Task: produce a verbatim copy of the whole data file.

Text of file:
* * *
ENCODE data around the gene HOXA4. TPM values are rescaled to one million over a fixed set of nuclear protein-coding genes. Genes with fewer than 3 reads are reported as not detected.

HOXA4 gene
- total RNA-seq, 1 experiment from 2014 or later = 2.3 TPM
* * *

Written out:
ENCODE data around the gene HOXA4. TPM values are rescaled to one million over a fixed set of nuclear protein-coding genes. Genes with fewer than 3 reads are reported as not detected.

HOXA4 gene
- total RNA-seq, 1 experiment from 2014 or later = 2.3 TPM